My visit with a centenarian
Marie Aldridge, neatly dressed and mentally alert, is 103 years old, born May 10, 1909. She has some trouble hearing and seeing. She lives in a Decatur nursing home.
She really can’t give a secret to living so long. “It’s all up to God,’’ she says as she sits on her bed. “When he gets ready, He will call me.”
Marie does not let age diminish her thoughts about the opposite sex. There’s a man living here who is awful, awful nice,’’ she noted. “I think he likes me, too.’’
I asked Marie if she would accept if he proposed? “Absolutely,’’ she answered.
Marie said her husband “deserted” her after 12 years of marriage. They had two children and another who died at 10 months from what she termed “dropsy.” One son lives in Decatur. She has four grandchildren and seven great grandchildren, all 11 girls. Her twin brother died at 91.
Marie is from Cerro Gordo. She attended a one-room school that once had about 40 students. Her education stopped after the eighth grade. “Our teacher had a stick about this long (she shows about three feet) and she made us behave,’’ recalled Marie, who walked one mile to school. “She beat it into us.’’
hen her formal education ended, Marie had what she called “little jobs,” working in a restaurant and doing housework. After her husband left, she had to support her family and worked in a grocery store for 43 years.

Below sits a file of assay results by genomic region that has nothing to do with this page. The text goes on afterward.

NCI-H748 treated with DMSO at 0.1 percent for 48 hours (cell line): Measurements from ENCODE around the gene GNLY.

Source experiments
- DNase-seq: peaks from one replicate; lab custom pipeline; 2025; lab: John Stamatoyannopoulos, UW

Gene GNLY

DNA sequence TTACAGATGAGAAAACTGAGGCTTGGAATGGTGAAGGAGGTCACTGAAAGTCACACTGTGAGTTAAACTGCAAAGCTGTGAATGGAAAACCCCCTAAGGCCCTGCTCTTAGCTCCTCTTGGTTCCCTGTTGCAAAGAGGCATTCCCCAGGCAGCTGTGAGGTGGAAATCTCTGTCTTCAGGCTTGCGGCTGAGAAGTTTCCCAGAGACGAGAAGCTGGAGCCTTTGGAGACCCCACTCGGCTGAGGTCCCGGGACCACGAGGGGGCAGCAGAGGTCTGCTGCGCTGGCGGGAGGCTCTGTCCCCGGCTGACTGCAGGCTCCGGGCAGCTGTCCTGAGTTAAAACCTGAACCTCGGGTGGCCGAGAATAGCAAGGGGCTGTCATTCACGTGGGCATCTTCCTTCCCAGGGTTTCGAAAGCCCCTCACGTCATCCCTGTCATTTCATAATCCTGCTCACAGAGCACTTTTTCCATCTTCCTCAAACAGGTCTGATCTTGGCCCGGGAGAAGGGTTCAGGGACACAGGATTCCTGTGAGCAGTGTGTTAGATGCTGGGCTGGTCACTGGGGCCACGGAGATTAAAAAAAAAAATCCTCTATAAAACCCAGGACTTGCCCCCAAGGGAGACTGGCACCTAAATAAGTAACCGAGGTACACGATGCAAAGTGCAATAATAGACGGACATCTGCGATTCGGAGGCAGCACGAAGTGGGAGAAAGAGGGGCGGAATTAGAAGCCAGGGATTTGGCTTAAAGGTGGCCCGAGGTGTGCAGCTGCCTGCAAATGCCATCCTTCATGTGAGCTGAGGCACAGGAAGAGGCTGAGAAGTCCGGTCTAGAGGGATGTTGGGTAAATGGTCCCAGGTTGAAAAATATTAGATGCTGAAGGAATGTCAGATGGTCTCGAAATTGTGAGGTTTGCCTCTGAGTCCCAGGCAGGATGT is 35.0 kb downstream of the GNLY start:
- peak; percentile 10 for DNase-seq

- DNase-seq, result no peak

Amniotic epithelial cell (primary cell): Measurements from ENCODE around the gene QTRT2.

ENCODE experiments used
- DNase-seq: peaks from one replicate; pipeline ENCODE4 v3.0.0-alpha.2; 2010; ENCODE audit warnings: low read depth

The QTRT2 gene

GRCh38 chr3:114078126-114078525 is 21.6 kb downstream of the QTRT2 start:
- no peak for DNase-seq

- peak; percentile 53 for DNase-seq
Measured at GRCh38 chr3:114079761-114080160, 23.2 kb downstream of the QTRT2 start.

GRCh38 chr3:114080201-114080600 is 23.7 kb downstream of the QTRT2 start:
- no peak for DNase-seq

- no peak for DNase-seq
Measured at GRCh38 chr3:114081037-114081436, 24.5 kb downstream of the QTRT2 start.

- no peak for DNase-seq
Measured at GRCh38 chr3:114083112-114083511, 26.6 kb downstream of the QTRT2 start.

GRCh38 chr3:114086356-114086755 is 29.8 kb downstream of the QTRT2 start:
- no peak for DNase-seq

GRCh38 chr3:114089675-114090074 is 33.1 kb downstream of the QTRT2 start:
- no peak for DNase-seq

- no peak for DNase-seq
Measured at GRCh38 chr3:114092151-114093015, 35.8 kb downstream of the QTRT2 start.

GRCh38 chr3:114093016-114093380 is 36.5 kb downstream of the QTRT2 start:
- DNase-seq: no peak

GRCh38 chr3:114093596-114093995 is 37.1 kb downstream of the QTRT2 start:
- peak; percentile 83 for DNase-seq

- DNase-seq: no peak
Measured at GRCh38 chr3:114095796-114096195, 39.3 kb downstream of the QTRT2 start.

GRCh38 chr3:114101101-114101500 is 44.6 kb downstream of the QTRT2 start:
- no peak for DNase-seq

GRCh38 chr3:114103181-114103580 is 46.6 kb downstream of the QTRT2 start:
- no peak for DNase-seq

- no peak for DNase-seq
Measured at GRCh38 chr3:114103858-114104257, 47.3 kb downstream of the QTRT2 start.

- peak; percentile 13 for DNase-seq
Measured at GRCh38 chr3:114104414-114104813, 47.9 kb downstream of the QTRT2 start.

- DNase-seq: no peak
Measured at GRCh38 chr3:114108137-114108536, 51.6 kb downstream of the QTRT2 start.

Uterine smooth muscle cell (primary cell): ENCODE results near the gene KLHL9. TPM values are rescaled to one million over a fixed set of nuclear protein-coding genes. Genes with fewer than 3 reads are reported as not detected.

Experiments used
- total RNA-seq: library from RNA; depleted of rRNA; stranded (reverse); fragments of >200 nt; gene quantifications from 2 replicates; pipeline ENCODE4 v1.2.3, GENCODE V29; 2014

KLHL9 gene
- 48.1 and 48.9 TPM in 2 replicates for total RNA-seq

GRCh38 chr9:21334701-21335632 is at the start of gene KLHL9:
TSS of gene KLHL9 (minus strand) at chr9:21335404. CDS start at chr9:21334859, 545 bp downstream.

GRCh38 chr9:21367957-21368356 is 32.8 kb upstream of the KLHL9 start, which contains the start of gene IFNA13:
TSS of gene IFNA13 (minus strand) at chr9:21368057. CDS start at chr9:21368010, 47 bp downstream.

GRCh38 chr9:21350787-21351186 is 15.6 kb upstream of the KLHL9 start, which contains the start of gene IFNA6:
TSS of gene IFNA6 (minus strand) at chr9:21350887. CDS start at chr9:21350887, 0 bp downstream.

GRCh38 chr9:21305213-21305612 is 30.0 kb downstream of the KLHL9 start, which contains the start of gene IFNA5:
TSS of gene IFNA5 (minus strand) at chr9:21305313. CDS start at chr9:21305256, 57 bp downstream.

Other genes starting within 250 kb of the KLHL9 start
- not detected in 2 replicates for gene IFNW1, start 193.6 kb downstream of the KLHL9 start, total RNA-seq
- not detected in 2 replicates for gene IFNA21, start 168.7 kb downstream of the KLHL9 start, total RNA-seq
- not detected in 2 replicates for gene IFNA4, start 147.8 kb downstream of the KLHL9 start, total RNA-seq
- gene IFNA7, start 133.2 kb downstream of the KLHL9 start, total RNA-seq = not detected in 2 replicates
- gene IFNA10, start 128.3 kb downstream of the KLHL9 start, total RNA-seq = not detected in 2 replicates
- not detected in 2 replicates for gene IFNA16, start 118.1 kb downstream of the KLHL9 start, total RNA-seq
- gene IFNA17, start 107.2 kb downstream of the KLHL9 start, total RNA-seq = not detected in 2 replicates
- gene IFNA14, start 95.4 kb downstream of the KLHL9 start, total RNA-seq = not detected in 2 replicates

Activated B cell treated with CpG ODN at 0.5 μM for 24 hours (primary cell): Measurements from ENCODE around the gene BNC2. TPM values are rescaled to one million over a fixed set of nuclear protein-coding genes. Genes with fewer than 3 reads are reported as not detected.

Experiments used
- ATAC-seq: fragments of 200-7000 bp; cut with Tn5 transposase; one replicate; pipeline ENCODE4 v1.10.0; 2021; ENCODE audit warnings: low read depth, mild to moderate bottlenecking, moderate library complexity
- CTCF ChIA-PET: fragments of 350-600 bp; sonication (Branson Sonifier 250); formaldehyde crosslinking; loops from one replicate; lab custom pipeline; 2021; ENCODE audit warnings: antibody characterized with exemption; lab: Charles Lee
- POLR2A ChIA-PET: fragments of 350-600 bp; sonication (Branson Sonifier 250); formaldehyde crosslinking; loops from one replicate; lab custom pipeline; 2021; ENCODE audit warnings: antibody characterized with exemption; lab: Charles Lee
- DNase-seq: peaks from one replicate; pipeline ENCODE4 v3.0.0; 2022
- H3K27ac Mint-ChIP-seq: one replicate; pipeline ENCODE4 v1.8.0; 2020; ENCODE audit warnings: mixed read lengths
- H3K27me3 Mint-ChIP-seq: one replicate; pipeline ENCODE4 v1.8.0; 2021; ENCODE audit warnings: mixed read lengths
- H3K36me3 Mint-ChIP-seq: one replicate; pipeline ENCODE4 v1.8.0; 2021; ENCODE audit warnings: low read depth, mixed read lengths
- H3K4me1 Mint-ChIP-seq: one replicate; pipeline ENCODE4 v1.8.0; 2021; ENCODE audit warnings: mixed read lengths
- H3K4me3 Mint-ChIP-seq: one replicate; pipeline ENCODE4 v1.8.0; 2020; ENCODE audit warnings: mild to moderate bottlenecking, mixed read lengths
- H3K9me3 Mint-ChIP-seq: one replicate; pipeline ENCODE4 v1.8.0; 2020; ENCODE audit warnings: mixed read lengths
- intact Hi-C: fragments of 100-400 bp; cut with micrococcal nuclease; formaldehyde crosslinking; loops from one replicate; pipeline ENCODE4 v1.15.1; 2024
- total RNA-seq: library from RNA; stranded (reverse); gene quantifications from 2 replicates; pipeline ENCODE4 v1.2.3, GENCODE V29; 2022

She says the airplane is the best invention she has seen in her lifetime, and she has flown. She recalled the first family car was an Auburn, in about 1920. She remembers it was gray.
When World War I ended in 1918, Marie was 9. “I remember how thrilled we were. My twin brother and I were in bed. My mother told us the war was over with. There was a lot of noise. She told us not to be scared.”
Marie was 32 when World War II began. “I was living in Chicago then, and I was told Pearl Harbor had been bombed.’’
Marie was still living in her own home at 100. Then she dealt with pneumonia and moved into a cheery nursing home. When she was younger, she said she “loved to write letters,” read and do puzzles. She still would like to write, but poor eyesight has made that difficult. A friend said her penmanship remains excellent.
“I can’t hear the TV,’’ she said. “I don’t do much of anything now. I’ve got to use what I’ve got and be contented with what I have. If God wants you to have it, you will have it.
“We wouldn’t be here (in a nursing home) if we were real, real good. They want beat-up people here.”
After we joked about her male friend, she commented: “You’ve got to have a little fun.”
Earlier she mentioned she had changed rooms and that a man had moved into her former room. “Paul is sleeping in my bed,” she joked.
Larry Harnly of Springfield worked in the sports department of the State Journal-Register from 1963 to 1998 before retiring.